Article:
Victor Moses (11) --6.5/6.5 -- Victor Moses always comes to play and he did so for most of this game except for the early second half when he seemed out of it. His pace, as usual was deadly but his finishing took a vacation in this game.

Odion Ighalo (9) -- 6.0/6.0 -- Odion had a good game but he was not as active as he usually is but still won a fair share of the ball against the strong centre backs of Zambia.

Mikel Agu (21) -- 5.8/6.0 -- Mikel had his first extended play in competitive games for Nigeria after he replaced Onazi in the opening half. It could have been nerves but his tackles were poorly timed and he deservedly received a caution and his passes were late leading to Victor Moses visibly complaining in one case. However, he did improve in the second half.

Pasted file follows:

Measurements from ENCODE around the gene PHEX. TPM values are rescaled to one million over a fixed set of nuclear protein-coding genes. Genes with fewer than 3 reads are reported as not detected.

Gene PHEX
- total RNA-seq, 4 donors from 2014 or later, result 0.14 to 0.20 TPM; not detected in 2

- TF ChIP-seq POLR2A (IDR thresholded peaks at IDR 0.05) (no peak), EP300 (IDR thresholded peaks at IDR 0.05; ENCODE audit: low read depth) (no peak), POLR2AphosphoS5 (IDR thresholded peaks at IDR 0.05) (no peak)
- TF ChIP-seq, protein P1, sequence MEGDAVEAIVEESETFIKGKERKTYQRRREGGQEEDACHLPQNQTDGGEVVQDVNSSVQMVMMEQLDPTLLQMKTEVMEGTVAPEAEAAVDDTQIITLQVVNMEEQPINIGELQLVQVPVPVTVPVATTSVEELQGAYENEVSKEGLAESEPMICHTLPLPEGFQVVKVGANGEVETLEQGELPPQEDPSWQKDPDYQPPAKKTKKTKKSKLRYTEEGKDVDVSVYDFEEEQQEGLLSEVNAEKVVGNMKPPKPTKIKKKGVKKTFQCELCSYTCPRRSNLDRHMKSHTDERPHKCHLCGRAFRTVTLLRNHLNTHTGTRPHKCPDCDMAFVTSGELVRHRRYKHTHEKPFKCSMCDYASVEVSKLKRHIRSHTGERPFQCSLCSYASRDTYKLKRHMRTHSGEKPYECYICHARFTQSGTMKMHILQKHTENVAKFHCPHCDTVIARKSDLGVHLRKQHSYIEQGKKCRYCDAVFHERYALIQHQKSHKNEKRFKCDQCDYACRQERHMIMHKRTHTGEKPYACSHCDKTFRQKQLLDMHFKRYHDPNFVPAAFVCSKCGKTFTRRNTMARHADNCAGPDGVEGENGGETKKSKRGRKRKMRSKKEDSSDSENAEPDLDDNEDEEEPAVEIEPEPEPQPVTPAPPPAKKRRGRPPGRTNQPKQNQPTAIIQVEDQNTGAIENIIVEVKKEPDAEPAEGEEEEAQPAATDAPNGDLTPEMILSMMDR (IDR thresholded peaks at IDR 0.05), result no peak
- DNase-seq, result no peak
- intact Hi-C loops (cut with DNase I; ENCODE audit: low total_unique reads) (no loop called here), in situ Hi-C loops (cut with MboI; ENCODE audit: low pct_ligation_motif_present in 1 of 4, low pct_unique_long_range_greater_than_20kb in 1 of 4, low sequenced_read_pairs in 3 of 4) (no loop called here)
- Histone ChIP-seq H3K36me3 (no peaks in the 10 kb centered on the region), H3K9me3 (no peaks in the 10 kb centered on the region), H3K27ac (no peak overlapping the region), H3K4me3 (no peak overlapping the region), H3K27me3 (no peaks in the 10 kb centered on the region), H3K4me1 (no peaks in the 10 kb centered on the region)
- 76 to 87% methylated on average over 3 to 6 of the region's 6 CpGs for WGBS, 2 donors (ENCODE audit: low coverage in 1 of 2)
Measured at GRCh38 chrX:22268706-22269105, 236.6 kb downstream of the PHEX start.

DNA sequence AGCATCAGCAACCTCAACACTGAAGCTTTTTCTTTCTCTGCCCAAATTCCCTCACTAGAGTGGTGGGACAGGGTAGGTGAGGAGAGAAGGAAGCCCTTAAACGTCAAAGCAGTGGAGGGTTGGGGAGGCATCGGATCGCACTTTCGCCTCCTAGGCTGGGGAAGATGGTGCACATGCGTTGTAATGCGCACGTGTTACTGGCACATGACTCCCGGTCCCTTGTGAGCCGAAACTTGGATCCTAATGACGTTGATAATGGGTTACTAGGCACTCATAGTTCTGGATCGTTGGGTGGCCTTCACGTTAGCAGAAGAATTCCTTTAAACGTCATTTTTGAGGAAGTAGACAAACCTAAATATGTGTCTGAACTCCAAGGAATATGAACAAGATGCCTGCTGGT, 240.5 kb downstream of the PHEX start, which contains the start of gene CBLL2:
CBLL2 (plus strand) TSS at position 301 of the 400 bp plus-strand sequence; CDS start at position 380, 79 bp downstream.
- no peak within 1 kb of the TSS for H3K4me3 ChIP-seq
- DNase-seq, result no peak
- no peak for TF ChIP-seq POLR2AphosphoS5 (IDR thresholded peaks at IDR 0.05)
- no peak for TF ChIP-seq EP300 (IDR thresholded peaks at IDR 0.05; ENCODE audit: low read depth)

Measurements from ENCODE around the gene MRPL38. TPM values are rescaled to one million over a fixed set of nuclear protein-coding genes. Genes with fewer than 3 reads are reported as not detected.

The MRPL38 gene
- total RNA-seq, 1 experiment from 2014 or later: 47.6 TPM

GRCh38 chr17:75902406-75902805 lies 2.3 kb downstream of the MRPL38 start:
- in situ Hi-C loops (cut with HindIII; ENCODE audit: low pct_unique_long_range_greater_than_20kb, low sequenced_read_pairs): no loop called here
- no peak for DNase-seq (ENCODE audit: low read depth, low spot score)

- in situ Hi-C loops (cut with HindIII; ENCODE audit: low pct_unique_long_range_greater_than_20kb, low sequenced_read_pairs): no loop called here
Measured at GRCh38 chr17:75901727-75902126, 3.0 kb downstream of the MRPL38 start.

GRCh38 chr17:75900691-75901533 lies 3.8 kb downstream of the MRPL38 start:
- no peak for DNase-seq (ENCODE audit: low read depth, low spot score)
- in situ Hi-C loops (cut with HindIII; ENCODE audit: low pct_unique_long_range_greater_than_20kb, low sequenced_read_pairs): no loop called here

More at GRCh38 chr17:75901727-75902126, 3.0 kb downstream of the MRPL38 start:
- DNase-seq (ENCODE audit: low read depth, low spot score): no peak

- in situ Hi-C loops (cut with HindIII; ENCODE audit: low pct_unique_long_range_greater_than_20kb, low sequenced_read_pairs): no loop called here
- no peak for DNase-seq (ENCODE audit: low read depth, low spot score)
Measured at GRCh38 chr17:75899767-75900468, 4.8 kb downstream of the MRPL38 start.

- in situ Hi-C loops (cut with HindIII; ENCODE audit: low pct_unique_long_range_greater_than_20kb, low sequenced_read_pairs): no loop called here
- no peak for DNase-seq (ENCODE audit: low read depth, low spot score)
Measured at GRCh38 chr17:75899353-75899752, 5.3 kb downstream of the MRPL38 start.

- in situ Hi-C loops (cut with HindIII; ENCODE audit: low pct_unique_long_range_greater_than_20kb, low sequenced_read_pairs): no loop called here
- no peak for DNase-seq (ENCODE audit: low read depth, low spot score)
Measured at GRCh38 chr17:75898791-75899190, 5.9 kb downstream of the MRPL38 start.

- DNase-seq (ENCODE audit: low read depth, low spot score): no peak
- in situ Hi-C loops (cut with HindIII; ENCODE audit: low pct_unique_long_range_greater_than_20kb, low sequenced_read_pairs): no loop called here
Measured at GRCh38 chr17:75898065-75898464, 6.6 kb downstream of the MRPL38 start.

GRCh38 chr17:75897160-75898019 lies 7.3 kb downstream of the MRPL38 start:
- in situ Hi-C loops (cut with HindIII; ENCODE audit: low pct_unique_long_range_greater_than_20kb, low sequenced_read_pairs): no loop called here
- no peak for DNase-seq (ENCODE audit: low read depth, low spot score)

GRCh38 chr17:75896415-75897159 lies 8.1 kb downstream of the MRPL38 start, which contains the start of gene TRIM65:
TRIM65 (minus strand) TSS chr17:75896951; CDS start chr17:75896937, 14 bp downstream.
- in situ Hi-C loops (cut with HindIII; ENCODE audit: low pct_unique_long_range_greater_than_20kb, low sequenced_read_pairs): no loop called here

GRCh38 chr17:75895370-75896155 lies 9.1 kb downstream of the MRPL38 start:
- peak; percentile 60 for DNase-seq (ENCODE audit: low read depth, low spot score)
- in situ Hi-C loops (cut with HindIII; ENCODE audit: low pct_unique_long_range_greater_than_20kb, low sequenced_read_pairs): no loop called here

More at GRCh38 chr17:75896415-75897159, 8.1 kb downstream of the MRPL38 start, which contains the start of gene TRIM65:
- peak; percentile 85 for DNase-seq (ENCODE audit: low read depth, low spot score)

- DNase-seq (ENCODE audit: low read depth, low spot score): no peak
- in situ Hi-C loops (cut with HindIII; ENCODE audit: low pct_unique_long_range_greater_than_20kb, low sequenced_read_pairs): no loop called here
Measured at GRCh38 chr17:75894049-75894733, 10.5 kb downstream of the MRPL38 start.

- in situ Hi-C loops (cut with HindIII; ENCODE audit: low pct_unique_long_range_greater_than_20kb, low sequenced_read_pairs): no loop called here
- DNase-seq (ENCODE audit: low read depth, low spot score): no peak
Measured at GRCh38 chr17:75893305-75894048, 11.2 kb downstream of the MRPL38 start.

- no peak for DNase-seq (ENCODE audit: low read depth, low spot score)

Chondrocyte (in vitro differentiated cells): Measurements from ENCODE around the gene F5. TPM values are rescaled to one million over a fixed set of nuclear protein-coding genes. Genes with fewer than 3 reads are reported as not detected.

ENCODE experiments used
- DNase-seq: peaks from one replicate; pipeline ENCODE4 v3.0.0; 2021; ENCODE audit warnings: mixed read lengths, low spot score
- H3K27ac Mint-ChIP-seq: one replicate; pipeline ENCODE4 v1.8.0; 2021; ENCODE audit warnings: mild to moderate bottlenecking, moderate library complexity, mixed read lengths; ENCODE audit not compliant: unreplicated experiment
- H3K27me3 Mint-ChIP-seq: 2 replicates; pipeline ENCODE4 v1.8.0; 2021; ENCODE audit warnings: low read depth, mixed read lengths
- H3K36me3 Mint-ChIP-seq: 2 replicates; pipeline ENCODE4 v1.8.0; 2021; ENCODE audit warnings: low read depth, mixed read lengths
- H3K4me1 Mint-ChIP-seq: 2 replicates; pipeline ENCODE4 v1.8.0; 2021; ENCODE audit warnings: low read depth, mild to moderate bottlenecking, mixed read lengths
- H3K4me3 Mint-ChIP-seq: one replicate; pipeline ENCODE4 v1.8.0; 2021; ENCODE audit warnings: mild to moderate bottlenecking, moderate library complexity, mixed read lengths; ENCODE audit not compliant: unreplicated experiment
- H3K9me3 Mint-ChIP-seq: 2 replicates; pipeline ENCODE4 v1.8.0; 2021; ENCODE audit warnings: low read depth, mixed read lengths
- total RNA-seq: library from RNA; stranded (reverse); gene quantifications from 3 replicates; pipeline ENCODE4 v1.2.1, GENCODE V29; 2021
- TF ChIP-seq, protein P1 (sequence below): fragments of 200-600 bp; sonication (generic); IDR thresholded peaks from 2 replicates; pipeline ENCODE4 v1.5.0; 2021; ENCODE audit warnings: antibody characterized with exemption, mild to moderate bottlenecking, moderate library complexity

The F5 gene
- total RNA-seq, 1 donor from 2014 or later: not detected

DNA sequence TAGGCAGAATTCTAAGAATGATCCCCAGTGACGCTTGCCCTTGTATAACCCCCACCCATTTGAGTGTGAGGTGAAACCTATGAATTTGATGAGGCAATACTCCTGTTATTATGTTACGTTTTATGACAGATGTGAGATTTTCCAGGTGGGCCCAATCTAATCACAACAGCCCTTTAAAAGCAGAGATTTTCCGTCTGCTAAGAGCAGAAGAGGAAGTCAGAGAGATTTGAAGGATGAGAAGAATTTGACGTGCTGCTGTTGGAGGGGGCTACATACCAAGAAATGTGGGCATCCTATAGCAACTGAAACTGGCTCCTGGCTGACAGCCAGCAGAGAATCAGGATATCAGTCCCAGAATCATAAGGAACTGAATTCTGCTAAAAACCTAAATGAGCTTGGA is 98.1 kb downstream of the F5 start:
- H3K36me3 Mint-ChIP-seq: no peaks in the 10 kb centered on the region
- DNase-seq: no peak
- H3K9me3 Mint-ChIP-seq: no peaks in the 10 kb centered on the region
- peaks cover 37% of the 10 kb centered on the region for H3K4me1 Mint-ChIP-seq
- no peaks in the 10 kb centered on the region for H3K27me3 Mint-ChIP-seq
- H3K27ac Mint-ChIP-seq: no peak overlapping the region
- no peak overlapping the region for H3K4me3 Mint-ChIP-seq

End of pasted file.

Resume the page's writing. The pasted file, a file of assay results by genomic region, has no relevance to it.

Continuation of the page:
Alex Iwobi (18) -- 0/6.8 -- Alex came into the game and promptly changed it with his play. Not only did he finish up with a good goal but he was involved in the exquisite passing that preceded it. He played confidently, unlike his recent games for Nigeria. 

Ola Aina (2) -- 0/ 6.0 -- Ola barely played enough to be rated but he was involved in one remarkable play on the left that portended a future place on the starting team. It was indeed a good debut for him. More expected in the future.

Wednesday, October 4, 2017

Unlocking Nigeria v Zambia: The Keys......

These five keys will decide the Nigeria v Zambia qualifier Saturday. Nigeria is at home in Uyo but unmistakably, the team that is under greater pressure will be Zambia. Zambia must earn a point or three away from home to have a chance of qualifying for their first World Cup. A point only provides a dim chance! Thus, a win is preferred and to win away in Nigeria requires a high level of motivation. Nigeria can qualify in Uyo on Saturday or wait to do so in Algeria in the next month. That should be motivation for Nigeria but not necessarily one that induces extreme pressure.